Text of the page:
Reclining on Sara's couch, legs stretched out in front of me, eating strawberry ice cream with a tinny-tasting welcome kit spoon, I felt very dreamy. If you could have opened my head at that moment it would have revealed a rainbow of glossy Lisa Frank unicorn colors, flowers and candy sketched in looped, animated lines spilling forth pinata-like to drift lazily along the floor. "I feel very young at work lately," I told her. "You are young," was the reply. But I've never thought of myself that way before. I've always been old, for as long as I can remember. We continued to proffer tidbits of information to each other, blindly groping for the click of a personal connection. It never came, despite our best efforts. I smiled apologetically, absently, wishing for her sake that I were different. She misses her friends from her old post, but is making the best of it.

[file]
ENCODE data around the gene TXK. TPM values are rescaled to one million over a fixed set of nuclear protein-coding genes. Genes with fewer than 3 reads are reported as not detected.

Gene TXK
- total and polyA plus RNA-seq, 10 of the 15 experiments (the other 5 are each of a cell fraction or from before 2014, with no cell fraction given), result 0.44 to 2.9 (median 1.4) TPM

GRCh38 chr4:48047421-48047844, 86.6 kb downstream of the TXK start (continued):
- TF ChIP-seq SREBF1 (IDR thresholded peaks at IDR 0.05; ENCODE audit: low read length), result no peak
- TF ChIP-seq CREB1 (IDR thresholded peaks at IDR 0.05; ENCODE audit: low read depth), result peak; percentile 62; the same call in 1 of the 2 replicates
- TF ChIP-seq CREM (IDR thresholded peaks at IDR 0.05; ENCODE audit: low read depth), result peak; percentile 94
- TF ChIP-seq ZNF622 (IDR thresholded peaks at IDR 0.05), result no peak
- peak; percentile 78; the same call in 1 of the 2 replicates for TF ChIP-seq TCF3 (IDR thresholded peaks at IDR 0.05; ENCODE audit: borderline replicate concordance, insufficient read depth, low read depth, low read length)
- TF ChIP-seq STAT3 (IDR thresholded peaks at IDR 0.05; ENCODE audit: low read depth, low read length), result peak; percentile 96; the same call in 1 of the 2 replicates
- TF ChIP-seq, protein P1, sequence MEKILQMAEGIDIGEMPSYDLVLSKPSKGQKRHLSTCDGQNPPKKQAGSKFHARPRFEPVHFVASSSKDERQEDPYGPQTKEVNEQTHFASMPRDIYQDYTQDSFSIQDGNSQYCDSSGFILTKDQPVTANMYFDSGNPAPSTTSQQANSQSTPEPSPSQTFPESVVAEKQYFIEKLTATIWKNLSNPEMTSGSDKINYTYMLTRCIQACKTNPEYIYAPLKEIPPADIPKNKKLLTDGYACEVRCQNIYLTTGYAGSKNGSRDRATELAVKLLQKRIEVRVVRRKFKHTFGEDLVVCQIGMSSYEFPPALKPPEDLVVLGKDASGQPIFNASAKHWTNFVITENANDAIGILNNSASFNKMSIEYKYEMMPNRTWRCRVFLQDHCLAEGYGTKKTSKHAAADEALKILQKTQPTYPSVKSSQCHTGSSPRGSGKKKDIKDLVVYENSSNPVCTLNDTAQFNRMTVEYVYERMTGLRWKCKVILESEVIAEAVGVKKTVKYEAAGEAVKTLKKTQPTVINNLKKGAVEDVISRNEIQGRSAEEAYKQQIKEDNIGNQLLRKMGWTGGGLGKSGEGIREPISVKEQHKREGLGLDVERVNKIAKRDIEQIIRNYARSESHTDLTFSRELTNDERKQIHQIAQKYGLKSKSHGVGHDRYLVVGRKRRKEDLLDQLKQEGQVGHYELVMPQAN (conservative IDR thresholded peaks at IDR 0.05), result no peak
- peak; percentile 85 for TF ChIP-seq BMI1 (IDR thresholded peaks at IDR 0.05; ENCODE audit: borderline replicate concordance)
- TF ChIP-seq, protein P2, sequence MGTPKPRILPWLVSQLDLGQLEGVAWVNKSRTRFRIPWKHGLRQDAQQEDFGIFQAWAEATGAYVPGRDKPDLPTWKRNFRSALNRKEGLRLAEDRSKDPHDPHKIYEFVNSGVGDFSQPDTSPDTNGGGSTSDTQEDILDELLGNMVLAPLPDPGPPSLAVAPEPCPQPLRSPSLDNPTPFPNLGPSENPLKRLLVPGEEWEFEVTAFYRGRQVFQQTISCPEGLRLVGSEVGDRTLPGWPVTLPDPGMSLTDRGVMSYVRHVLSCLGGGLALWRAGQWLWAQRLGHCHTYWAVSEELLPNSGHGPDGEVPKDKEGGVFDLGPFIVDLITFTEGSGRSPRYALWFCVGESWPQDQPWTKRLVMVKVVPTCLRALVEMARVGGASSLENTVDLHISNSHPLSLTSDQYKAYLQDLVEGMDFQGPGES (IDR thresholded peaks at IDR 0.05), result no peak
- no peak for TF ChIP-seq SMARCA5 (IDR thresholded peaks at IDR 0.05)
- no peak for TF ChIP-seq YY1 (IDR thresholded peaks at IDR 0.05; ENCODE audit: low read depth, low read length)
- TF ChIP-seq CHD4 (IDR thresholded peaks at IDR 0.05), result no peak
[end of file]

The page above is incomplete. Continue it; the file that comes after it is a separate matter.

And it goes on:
At work, there are meetings. I've been marvelling at the gravitational pull of shoulder pads, the inherently duplicitous nature of seating arrangements ("After you." "No, you take the comfy chair, I insist..."). I sit in the back, in the corner. I don't need to be a big fish in this small pond. I'm given projects wholesale, neatly tied up in a package with explicit instructions and helpful diagrams. "Take this, Katie; you OWN it." Things pass through me cleanly, unmarred by my fingerprints. I am disappointed to see myself living down to their expectations. I suppose this is youth. It's as numbing as the insipid white walls of our office. I might as well blow bubbles on my balcony outside, and so I do.